Have ever wandered where Kwanzaa came from? It is not an African holiday but aspects are taken from several African Cultures.
Kwanzaa is celebrated by African-Americans from December 26th thru January 1st. Dr. Maulana Karenga, professor and chairman of Black Studies at California State University, Long Beach, created Kwanzaa in 1966. After the Watts riots in Los Angeles, Dr. Karenga searched for ways to bring African-Americans together as a community.
The name Kwanzaa is derived from the phrase “matunda ya kwanza” which means “first fruits” in Swahili. Each family celebrates Kwanzaa in its own way, but celebrations often include songs and dances, African drums, storytelling, poetry reading, and a large traditional meal. On each of the seven nights, the family gathers and a child lights one of the candles on the Kinara (candleholder), then one of the seven principles is discussed.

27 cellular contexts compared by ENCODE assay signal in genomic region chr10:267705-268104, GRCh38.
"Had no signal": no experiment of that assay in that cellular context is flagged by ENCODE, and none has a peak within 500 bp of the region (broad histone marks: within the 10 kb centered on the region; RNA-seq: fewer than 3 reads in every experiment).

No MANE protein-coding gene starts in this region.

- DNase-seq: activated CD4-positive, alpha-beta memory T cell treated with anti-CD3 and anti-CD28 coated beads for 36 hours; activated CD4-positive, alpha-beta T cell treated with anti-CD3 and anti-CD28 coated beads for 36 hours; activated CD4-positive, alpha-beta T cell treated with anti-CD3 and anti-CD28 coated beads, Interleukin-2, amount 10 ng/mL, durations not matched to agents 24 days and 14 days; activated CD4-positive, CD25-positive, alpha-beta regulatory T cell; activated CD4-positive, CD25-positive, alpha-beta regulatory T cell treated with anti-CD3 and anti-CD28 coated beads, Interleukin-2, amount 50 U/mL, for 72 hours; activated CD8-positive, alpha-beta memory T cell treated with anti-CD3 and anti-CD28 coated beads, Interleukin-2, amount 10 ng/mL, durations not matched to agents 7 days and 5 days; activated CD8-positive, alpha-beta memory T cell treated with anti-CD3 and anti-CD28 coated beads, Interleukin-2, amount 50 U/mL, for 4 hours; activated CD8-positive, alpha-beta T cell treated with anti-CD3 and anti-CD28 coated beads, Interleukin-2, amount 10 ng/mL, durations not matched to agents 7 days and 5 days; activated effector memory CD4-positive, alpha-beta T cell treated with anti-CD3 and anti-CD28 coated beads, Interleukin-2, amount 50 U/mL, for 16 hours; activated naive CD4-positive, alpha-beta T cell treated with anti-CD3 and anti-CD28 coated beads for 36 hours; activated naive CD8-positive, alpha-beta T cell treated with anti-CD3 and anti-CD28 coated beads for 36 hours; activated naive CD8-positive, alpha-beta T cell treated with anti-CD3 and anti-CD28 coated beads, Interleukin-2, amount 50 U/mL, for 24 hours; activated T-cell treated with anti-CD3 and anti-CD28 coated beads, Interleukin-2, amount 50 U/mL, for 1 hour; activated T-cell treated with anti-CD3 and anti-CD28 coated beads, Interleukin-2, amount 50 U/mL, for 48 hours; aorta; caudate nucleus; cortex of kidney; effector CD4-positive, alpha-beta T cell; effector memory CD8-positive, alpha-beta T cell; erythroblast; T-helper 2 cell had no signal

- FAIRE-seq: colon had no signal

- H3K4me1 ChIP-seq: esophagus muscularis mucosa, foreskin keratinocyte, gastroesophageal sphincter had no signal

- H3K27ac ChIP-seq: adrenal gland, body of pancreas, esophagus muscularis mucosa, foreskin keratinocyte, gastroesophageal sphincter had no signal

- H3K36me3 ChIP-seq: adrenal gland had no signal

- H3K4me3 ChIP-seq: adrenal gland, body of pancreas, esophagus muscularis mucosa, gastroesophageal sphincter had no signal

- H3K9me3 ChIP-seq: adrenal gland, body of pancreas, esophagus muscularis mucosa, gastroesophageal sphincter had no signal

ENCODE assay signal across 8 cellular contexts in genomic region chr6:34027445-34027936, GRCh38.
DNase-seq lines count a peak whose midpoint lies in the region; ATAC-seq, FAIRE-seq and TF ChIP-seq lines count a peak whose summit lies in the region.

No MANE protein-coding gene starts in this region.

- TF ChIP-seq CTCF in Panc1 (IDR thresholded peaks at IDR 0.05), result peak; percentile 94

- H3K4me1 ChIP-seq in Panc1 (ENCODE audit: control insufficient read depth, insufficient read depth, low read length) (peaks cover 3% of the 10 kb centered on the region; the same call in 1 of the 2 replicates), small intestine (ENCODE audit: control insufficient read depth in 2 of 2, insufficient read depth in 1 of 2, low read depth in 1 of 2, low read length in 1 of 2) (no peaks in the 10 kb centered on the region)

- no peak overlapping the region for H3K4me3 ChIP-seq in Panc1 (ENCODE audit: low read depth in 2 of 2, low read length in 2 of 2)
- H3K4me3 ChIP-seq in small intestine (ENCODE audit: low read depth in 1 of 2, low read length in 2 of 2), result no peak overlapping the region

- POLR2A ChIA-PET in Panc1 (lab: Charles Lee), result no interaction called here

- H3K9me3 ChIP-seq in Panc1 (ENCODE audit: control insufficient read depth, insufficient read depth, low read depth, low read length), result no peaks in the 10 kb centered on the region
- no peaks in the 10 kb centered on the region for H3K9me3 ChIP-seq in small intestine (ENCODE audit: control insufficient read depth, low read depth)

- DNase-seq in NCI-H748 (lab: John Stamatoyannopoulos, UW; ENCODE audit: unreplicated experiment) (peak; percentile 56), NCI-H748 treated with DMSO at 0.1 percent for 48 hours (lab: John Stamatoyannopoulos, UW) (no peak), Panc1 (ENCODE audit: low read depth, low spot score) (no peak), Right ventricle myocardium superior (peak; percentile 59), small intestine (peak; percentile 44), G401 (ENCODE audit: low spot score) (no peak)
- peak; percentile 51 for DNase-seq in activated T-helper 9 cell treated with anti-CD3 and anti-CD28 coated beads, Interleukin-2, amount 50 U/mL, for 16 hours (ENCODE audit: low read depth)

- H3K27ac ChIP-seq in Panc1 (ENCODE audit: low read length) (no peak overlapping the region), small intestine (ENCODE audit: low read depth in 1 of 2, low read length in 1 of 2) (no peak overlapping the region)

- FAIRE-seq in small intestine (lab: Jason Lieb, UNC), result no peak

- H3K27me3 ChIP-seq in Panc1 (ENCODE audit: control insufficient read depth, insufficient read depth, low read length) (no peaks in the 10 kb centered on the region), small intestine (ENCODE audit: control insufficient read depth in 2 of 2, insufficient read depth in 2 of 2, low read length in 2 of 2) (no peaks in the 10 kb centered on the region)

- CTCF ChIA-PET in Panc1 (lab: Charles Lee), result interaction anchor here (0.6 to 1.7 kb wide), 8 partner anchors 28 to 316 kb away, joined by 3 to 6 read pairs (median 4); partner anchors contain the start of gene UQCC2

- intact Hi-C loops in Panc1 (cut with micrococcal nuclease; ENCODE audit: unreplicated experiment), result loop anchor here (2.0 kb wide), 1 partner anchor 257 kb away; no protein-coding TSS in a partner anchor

#1 Unity: Umoja (oo–MO–jah)
#2 Self-determination: Kujichagulia (koo–gee–cha–goo–LEE–yah)
#3 Collective Work and Responsibility: Ujima (oo–GEE–mah)
#4 Cooperative Economics: Ujamaa (oo–JAH–mah)
#5 Purpose: Nia (nee–YAH)
#6 Creativity: Kuumba (koo–OOM–bah)
#7 Faith: Imani (ee–MAH–nee)
Information from: https://www.history.com/topics/holidays/kwanzaa-history